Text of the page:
Brecht’s plays tend to be ‘episodic, a disconnected, open-ended montage of scenes’ – which is a very common feature of epic theatre, where the audience must arrive at their own conclusion and understanding of how the scenes link together and the relevance of them. As previously noted, Brecht endeavoured to make the spectator think about the what they are watching and why it is relevant to the play, rather than being given an straight forward narrative – which is a very realistic approach to theatre.
Another feature of epic, again, coined by Brecht is that of gestus. The term gestus first appeared in a theatre review written by Brecht in the early 1920s. Here it was merely used as a referral to body gestures as opposed to spoken word. (Weber, 2005 p. 41) it was not until 1929 when Brecht began to use gestus and gestic in way that would become ‘one of the pillars of his paradigm for the new theatre, “Epic Theatre”‘. (Weber, 2005 p. 41) Gestus, with relation to the actor, is about the ‘ensemble’ of all physical movements and behaviour that the actor shows whilst portraying a character by way of his or her social interactions. Brecht aimed to express human attitudes through this ensemble of movements, gestures, facial expressions, speech and intonation, costumes, stage make up and any other device that the actor may employ to develop and complete the character. He wanted the actor to be able to express social attitudes in a symbolic and stylised way, embodying the gestus in the dialogue.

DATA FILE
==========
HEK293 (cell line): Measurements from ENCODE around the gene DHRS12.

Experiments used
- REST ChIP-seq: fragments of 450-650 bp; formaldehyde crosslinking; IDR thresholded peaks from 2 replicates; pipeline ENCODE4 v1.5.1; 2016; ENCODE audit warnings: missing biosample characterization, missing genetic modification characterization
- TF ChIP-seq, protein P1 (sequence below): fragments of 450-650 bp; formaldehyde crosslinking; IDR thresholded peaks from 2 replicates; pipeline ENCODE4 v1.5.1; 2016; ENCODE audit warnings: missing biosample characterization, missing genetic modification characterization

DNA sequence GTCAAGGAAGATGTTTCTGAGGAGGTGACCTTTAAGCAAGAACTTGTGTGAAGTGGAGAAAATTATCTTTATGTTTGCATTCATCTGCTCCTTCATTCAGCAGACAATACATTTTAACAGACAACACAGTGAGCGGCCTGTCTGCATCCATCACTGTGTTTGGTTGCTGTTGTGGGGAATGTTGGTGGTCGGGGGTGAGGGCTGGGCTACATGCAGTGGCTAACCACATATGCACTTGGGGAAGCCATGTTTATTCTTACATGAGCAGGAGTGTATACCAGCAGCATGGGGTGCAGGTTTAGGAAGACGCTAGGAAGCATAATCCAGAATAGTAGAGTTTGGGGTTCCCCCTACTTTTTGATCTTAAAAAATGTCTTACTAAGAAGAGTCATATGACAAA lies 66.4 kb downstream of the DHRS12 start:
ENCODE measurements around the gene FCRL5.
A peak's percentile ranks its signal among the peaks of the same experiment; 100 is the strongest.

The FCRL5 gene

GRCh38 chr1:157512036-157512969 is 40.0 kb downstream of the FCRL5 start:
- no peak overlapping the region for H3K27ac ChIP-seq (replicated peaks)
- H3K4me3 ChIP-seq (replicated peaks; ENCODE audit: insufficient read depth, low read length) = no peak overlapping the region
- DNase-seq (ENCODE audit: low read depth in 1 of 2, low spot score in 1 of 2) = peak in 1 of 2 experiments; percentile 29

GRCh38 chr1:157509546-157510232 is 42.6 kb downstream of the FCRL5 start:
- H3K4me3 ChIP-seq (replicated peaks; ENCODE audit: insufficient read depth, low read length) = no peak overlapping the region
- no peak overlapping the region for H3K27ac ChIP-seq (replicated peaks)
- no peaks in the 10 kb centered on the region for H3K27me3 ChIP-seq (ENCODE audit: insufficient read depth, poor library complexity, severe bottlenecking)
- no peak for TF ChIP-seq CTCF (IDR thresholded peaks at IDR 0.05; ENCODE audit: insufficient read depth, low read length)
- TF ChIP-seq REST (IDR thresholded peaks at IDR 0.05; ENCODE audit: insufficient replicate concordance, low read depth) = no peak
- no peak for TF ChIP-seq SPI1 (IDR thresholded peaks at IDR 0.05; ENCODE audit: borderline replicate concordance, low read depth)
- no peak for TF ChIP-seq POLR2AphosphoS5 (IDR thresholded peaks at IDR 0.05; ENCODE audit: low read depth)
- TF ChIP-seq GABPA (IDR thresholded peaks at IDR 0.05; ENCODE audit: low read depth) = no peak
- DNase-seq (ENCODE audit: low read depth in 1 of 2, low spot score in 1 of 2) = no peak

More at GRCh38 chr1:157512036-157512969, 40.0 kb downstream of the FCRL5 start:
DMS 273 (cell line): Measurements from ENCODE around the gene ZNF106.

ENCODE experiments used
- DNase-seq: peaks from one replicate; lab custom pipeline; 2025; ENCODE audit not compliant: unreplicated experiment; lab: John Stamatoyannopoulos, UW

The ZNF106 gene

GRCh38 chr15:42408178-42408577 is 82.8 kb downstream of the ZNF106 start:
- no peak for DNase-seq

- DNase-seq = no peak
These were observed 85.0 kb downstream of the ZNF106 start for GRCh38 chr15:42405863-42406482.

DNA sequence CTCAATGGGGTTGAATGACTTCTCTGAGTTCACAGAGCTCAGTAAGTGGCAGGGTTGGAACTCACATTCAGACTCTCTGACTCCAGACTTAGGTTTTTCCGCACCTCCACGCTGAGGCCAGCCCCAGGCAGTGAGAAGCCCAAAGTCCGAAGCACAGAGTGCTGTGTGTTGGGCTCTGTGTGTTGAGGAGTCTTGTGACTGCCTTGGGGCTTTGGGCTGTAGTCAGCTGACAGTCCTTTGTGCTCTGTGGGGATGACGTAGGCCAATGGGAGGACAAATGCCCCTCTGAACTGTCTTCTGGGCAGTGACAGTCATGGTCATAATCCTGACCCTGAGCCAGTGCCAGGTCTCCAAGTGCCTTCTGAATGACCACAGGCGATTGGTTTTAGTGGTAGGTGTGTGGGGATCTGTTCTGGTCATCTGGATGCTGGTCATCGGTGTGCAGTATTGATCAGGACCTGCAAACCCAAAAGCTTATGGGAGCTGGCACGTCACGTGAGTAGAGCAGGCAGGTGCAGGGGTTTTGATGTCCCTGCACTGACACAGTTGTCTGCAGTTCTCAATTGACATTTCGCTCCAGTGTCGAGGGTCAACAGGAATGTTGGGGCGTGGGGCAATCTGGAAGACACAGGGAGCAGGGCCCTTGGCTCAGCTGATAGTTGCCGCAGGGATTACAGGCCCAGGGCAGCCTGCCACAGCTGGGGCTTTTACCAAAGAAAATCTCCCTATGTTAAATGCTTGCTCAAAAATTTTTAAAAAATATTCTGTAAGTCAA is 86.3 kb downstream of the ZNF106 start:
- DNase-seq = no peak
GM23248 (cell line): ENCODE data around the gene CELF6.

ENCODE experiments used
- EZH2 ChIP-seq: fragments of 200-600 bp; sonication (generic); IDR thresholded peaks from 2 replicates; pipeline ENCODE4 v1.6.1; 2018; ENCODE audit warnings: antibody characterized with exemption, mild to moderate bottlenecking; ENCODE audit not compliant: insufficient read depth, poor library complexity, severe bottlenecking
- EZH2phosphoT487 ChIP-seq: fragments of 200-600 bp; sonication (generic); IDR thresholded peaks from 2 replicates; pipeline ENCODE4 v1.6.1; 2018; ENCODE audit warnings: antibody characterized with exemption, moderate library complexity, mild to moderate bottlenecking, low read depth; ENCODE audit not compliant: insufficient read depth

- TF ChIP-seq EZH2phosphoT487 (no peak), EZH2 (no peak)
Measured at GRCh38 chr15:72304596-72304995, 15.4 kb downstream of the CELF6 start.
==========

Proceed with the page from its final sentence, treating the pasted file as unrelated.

Mother Courage and Her Children, written in 1939, is archetypal of Brecht’s innovative approach to theatre, especially that of a political nature.
Brecht’s influential innovative of theatre and the development of the epic form can be seen in several more modern plays, in particular Tony Kushner’s play, Angels in America, Part 1: Millenium Approaches. Kushner tackles some very controversial topics in his play, including race, religion and homosexuality. These social issues were particularly predominant for the time in which the play is set; 1980s New York. Kushner also touches upon the AIDs epidemic, which was a major problem in the 1980s, with two of the primary characters suffering from the disease. The historicisation of these incidents and cultural topics
Scenes in Angels in America differ in length with some long and others much shorter in comparison. They often overlap each other, occurring on the stage simultaneously. This use of juxtaposition
Elements of Brecht’s development of the ‘Epic Theatre’ differ greatly from the ideas of that from Aristotle. Brecht was very specific if what he said that defined epic theatre. The political, historical and social issues are clearly very important in the basis of the storyline, with the idea that the audience must think about the consequences of the characters/societies actions. The lack of narrative only enhances the fact that the spectators must think for themselves about the story and the relevance to social history. This alienation effect and Brecht’s term of gestus are very specific to epic theatre, however they could be related in to tragedy with the idea of catharsis – evoking fear in the audience. Although this is not strictly related, Aristotle’s aim behind tragedy was to make the audience learn from the mistakes the characters made in a play, whereas Brecht looked at more social issues rather than personal flaws, the didactic nature is still present. Epic theatre looks at historical truths, and therefore is often ‘tragic’ in nature, however may not always conform to Aristotle’s strict definition of what a tragedy is. ‘Epic poetry followed in the wake of tragedy’ may be true for Greek and classical poetry, however modern day ‘Epic Theatre’ is very specific in its features with the Brechtian style.